Between him and Elon Musk, this makes two famous red-pilled liberals who are ready for DeSantis 2024.

All that’s left is for Bill Maher to declare his support and we’ll have the trifecta.

I repeat what I said after Musk’s praise for DeSantis: Endorsements like this do matter. Not only do figures like him and Rogan influence waaaaaay more people than the local newspaper’s editorial page, they’re of particular value to DeSantis’s core campaign pitch. He’s going to make the case to Republicans that he can expand the tent in ways Trump never can. Exhibit A will be his margin of victory in Florida this fall, assuming that margin ends up being comfortable. Exhibit B is celebrity Democratic voters like Rogan expressing interest in his candidacy. If you’re trying to convince Trump voters that you’re more electable than their hero, what better evidence is there than having some of the few liberals whom those voters respect proclaim themselves DeSantis fans?

Rogan is correct that DeSantis will run primarily having minimized COVID restrictions in Florida. It’s become his calling card as governor, so much so that he might even use it against Trump in a primary. His record of keeping schools open in the fall of 2020 will be especially potent in a general election, as Glenn Youngkin already proved in Virginia how receptive swing voters are to candidates who are eager to keep kids in class. As the evidence of learning loss and mental-health fallout from shuttered schools mounts, the advantage Republicans — particularly DeSantis — enjoy over Democrats will rise with it. Two professors recently published an analysis in The Atlantic starkly titled, “The Biggest Disruption in the History of American Education.”

Lost schooling shows up as “unfinished” academic learning, measured according to standardized test scores. Even in schools that closed only in spring 2020 and reopened more or less on time the following fall, students a full year later were about two months behind academically where they would have normally been. And when schools stayed closed longer, students fell even further behind, with the poorest students losing out the most. High-poverty schools faced the greatest obstacles to effective online education—including sometimes having trouble making any contact with students at all. Students in high-poverty schools that remained physically closed for the majority of the 2020–21 school year fell more than a full semester behind as measured by standardized tests administered nationwide…

Shutting children out of schools (especially when Zoom school meant no school) put intense pressure on their emotional well-being. A CDC survey of high-school students from January to June 2021 found that nearly half had “felt persistently sad or hopeless” over the previous year—a 20 percent jump since 2019—and an astonishing one-fifth had “seriously considered attempting suicide,” representing a smaller but still concerning 5 percent increase over pre-pandemic levels. These average rates were even worse for girls, who also had higher rates of emergency-room visits and suicide attempts. Adolescents also reported skyrocketing rates of emotional and physical abuse at home during the pandemic. According to one study, teenagers’ self-reported rates of parental emotional abuse were four times higher during the pandemic than in 2013, and rates of parental physical abuse nearly doubled. Figures such as these have led the American Academy of Pediatrics, the American Academy of Child and Adolescent Psychiatry, and the Children’s Hospital Association to declare a national emergency in child and adolescent mental health.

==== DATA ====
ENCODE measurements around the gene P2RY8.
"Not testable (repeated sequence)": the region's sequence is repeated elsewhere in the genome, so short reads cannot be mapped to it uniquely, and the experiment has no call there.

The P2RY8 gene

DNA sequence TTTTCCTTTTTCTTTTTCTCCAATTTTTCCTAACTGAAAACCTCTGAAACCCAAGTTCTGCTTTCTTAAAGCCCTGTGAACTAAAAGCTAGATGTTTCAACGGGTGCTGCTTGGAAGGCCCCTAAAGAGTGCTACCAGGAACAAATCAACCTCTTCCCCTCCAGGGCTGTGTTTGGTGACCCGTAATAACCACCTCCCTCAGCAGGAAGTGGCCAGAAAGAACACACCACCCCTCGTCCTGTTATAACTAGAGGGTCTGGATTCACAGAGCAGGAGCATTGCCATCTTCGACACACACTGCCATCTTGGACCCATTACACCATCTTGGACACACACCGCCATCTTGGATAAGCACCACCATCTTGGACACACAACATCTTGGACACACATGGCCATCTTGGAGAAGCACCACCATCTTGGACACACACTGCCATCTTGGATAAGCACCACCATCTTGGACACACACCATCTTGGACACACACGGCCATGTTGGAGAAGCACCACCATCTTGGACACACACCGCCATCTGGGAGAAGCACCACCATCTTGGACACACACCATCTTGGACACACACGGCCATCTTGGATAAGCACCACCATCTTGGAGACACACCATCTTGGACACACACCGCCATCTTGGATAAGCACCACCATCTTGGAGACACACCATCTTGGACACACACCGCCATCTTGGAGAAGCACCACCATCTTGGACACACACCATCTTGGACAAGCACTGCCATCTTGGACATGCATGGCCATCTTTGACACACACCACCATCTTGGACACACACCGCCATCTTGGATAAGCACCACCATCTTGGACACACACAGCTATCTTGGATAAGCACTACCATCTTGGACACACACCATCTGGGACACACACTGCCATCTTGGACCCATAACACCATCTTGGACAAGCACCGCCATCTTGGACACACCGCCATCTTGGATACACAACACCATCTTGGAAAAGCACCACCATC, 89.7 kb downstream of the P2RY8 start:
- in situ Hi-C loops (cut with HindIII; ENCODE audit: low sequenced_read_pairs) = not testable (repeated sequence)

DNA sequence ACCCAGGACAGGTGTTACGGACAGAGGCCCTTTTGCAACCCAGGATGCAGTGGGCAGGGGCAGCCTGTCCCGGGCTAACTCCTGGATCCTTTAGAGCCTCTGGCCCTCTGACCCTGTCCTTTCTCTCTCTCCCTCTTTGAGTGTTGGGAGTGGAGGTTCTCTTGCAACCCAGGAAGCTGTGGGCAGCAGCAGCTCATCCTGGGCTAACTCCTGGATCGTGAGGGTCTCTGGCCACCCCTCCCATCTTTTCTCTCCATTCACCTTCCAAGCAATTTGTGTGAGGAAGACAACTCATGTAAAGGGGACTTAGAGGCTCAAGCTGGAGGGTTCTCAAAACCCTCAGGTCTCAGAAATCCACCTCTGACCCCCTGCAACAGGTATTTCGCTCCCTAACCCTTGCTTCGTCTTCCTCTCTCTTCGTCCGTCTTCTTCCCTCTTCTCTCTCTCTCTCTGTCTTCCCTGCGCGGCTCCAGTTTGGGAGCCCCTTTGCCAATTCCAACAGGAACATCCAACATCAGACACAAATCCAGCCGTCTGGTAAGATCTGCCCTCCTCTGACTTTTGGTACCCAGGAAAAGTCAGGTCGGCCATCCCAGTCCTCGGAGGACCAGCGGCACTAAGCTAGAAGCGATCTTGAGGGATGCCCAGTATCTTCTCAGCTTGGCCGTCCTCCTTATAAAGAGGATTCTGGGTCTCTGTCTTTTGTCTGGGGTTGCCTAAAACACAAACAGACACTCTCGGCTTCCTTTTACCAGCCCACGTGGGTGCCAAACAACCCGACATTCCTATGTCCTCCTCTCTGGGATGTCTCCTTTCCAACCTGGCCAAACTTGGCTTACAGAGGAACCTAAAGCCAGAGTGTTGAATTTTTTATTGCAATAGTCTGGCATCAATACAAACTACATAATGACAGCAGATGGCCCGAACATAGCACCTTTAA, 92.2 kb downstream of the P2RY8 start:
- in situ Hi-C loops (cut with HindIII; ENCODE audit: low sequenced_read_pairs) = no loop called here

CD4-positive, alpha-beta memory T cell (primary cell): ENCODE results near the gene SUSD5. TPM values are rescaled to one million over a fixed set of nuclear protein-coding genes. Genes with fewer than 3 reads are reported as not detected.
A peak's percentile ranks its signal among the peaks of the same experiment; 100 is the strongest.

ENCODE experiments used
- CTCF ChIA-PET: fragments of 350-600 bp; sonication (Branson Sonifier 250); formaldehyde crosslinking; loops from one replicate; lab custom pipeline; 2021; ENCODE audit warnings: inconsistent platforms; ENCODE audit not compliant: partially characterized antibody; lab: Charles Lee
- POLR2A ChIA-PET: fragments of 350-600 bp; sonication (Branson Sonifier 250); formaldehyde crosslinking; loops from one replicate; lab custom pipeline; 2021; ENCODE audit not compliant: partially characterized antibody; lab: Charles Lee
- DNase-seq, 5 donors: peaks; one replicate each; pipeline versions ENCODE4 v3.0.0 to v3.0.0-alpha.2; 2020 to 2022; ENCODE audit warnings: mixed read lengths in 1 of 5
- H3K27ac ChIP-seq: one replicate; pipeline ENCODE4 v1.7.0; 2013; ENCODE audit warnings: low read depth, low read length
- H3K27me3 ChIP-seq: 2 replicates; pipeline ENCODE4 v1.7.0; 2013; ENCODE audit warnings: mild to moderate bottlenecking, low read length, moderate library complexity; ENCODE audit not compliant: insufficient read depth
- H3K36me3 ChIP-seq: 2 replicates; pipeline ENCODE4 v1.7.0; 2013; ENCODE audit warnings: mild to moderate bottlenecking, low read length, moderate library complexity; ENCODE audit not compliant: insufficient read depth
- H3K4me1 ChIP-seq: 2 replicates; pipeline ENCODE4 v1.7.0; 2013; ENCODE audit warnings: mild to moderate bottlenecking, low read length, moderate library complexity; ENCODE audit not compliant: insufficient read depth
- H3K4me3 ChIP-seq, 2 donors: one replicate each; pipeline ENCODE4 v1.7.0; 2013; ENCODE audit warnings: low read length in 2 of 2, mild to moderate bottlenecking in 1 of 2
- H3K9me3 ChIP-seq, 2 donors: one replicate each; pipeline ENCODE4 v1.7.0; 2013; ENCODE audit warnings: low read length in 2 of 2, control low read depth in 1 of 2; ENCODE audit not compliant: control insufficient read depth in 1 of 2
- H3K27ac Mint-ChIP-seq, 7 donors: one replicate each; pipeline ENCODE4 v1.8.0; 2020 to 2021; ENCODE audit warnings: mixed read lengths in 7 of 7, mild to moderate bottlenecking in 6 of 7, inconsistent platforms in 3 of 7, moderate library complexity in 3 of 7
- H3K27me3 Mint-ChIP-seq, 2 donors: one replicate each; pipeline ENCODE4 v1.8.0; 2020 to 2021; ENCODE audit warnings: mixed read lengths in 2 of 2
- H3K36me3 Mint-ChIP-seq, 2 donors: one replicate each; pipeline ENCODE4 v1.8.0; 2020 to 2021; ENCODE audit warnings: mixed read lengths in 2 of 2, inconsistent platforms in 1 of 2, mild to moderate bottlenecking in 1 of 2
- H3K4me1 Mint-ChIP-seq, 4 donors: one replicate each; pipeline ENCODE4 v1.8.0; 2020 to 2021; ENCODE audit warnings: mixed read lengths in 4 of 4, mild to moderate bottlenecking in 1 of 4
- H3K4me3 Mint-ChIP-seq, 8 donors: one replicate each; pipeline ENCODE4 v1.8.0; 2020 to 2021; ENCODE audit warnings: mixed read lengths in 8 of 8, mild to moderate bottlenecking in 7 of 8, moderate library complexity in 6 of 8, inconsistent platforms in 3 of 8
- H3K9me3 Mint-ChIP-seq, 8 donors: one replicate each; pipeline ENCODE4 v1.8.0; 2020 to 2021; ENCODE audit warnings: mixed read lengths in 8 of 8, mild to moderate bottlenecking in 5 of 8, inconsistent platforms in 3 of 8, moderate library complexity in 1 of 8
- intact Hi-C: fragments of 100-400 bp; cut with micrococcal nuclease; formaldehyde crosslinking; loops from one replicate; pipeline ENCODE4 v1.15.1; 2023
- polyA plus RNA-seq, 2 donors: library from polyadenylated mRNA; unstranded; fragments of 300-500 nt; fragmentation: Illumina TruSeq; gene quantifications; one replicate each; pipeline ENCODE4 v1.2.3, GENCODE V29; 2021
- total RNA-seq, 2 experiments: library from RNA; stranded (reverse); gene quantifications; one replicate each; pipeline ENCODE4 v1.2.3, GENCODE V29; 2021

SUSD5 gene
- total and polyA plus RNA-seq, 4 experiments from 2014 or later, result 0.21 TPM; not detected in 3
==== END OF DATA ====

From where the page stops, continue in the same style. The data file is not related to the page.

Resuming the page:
For many students, remote learning meant no learning at all. The authors cite one survey of teachers estimating that a quarter of kids ended the spring 2020 semester truant, not reporting to class in person or virtually. They also estimate that, as of summer last year, the average public-school student had experienced 65 school days since the start of the pandemic during which they had no contact whatsoever with teachers or school staff.

How do you think those facts would shake out electorally in a race between DeSantis and, say, Gavin Newsom, whose state kept public schools closed for month after grinding month?

A new poll today shows that DeSantis continues to gain on Trump in a 2024 primary — albeit slowly. I don’t know what’s going on in New Hampshire, a famously “mavericky” state, but across America Republicans still favor Trump as their next nominee. Just less strongly than they used to. In May, 60 percent of Republicans thought Trump should continue to play a major role in the party. Today, 51 percent do. Result:

Nothing is more typical of the Trump-era GOP than Mike Pence *losing* support after the January 6 hearings reminded everyone that he risked his life to defend the peaceful transfer of power. “He shouldn’t have transferred power!”

DeSantis’s number may look paltry there compared to Trump’s but if he continues to gain while Trump’s base remains flat then the long-term prognosis for the Great MAGA King is poor. DeSantis will have many opportunities over the next year to impress Republican voters — new culture-war policy initiatives, new feuds with the media, and probably a big reelection win this fall. Trump news will be mainly negative by contrast. He’ll get some attention when he announces his candidacy but most of the headlines about him will involve January 6 revelations and/or criminal prosecution by the DOJ and Georgia. I’m sure it’s no coincidence that DeSantis rose six points in just the last few weeks as the January 6 committee produced more evidence on Trump’s effort to overturn the election.

Any Republican who’s sick of the drama will have ample reason to switch to the new guy by next summer. And the new guy knows it.

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